Berkshire Hathaway released its annual letter to shareholders Friday, with its usual combination of blunt outlook and dry humor from Chief Executive Warren Buffett.
Following are highlights of the letter.
To date, we’ve never had a five-year period of underperformance, having managed 43 times to surpass the S&P over such a stretch. … But the S&P has now had gains in each of the last four years, outpacing us over that period. If the market continues to advance in 2013, our streak of five-year wins will end.
I pursued a couple of elephants, but came up empty-handed.
Our total investment of about $12 billion soaks up much of what Berkshire earned last year. But we still have plenty of cash and are generating more at a good clip. So it’s back to work; Charlie and I have again donned our safari outfits and resumed our search for elephants.
We will keep our foot to the floor and will almost certainly set still another record for capital expenditures in 2013. Opportunities abound in America.
A thought for my fellow CEOs: Of course, the immediate future is uncertain; America has faced the unknown since 1776. It’s just that sometimes people focus on the myriad of uncertainties that always exist while at other times they ignore them (usually because the recent past has been uneventful).
If you are a CEO who has some large, profitable project you are shelving because of short-term worries, call Berkshire. Let us unburden you.
A further unpleasant reality adds to the industry’s dim prospects: Insurance earnings are now benefitting from ‘legacy’ bond portfolios that deliver much higher yields than will be available when funds are reinvested during the next few years—and perhaps for many years beyond that. Today’s bond portfolios are, in effect, wasting assets. Earnings of insurers will be hurt in a significant way as bonds mature and are rolled over.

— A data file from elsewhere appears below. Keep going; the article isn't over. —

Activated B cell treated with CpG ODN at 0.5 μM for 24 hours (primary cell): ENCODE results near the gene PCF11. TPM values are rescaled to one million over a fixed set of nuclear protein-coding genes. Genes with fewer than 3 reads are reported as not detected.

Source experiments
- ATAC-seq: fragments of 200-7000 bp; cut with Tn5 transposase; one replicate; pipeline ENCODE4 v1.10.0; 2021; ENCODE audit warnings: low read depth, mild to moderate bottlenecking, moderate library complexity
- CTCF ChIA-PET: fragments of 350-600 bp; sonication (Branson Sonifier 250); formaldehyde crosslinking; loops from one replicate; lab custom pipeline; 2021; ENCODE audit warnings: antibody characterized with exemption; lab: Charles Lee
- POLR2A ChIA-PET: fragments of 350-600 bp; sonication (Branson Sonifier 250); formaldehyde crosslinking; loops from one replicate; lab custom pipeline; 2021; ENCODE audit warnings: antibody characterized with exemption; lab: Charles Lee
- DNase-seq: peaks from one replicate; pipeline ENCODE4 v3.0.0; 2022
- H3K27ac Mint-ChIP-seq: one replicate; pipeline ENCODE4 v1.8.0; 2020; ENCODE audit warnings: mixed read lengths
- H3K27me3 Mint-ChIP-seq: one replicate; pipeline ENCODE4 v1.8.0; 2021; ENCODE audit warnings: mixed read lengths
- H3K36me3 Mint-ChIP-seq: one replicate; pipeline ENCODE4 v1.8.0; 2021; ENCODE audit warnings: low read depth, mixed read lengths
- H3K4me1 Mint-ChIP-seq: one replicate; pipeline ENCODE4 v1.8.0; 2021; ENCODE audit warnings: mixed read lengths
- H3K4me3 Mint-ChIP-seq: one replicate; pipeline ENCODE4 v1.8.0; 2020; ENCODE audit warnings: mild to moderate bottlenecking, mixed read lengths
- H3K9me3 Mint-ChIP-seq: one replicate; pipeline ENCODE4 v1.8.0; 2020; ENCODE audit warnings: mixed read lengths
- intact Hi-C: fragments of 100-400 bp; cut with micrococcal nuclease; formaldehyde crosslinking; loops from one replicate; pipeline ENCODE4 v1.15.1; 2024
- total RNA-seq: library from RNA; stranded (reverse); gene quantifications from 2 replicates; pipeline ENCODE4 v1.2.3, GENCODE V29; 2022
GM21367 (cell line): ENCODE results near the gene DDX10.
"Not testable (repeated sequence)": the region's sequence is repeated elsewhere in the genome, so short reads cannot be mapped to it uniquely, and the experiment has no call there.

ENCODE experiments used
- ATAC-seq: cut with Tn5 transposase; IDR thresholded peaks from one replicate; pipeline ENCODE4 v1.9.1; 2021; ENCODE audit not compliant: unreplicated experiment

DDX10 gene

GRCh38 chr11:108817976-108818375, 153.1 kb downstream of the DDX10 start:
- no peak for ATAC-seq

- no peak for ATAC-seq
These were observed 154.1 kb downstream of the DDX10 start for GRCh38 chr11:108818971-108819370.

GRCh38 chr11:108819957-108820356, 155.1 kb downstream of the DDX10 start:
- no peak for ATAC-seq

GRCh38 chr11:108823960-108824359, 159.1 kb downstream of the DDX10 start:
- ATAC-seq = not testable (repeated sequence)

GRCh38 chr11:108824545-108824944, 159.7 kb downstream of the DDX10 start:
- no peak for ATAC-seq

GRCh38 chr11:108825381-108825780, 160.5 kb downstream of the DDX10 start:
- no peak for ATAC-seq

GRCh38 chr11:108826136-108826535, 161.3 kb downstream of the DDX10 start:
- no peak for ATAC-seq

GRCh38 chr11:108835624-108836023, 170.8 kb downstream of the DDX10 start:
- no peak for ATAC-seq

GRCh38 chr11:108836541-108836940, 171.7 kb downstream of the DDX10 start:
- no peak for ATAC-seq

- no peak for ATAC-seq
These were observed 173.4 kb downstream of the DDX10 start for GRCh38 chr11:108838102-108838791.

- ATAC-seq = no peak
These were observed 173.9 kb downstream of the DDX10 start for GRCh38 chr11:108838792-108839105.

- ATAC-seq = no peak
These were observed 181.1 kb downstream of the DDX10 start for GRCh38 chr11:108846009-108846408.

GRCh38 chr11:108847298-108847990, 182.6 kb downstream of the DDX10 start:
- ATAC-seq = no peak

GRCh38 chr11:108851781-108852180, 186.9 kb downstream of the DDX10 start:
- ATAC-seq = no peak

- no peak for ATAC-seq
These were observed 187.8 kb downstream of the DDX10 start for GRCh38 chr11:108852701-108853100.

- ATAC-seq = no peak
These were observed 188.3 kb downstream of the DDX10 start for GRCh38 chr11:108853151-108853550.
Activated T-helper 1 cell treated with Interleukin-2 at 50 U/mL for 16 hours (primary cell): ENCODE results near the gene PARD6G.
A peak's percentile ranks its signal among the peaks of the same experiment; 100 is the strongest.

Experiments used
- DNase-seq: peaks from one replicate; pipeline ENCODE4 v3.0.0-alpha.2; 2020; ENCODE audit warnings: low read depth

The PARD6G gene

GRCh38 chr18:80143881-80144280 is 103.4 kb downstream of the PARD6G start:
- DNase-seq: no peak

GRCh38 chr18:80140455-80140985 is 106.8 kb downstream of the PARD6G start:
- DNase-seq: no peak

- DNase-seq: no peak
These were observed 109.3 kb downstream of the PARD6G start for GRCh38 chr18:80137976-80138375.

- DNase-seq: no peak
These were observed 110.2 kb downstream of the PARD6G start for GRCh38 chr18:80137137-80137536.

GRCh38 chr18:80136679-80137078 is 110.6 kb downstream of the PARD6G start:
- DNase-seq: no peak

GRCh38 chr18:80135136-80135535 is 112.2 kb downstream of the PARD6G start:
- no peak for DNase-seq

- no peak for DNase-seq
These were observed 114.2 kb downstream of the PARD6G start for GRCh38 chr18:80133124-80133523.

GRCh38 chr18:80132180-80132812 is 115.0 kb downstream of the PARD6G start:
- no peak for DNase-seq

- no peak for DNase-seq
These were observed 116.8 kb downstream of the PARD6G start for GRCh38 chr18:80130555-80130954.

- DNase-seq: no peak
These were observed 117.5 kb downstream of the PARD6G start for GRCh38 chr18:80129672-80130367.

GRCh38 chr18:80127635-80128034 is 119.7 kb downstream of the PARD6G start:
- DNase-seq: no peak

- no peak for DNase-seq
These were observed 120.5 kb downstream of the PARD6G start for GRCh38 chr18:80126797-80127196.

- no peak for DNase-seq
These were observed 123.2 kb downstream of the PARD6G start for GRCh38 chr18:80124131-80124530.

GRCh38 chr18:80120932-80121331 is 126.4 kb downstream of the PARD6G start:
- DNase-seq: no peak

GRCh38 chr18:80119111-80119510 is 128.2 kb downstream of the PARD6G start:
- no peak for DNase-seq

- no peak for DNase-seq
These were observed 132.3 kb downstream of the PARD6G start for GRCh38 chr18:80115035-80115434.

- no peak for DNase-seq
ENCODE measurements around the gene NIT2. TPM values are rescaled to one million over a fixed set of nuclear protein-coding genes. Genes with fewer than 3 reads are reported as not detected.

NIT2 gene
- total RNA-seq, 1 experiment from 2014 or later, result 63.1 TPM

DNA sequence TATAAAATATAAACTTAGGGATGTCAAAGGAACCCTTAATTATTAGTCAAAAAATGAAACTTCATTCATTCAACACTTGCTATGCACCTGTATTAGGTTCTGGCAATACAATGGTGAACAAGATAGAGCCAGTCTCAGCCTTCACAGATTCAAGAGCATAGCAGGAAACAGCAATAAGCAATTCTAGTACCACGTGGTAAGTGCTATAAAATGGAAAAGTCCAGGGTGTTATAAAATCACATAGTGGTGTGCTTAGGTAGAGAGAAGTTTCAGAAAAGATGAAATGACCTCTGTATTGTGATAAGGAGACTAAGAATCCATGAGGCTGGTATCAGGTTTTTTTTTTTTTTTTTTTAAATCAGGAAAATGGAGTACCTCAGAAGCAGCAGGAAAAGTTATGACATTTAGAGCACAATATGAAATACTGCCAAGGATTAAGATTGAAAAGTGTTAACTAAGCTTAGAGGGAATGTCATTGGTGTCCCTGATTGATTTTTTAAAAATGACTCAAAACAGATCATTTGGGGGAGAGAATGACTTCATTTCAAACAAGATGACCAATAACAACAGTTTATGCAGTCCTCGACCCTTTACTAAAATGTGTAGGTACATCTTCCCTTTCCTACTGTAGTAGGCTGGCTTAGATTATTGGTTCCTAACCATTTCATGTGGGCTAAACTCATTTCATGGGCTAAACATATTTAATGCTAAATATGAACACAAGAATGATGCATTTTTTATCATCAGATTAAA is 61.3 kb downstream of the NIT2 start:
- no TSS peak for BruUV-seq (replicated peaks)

Our managers must think today of what the country will need far down the road. Energy and transportation projects can take many years to come to fruition; a growing country simply can’t afford to get behind the curve.
Charlie and I love newspapers and, if their economics make sense, will buy them even when they fall far short of the size threshold we would require for the purchase of, say, a widget company.
We do not believe that success will come from cutting either the news content or frequency of publication. Indeed, skimpy news coverage will almost certainly lead to skimpy readership. And the less-than-daily publication that is now being tried in some large towns or cities – while it may improve profits in the short term – seems certain to diminish the papers’ relevance over time.
We will stick with this policy as long as we believe our assumptions about the book-value buildup and the market-price premium seem reasonable. If the prospects for either factor change materially for the worse, we will reexamine our actions.
(Reporting by Ben Berkowitz; Editing by Bernard Orr)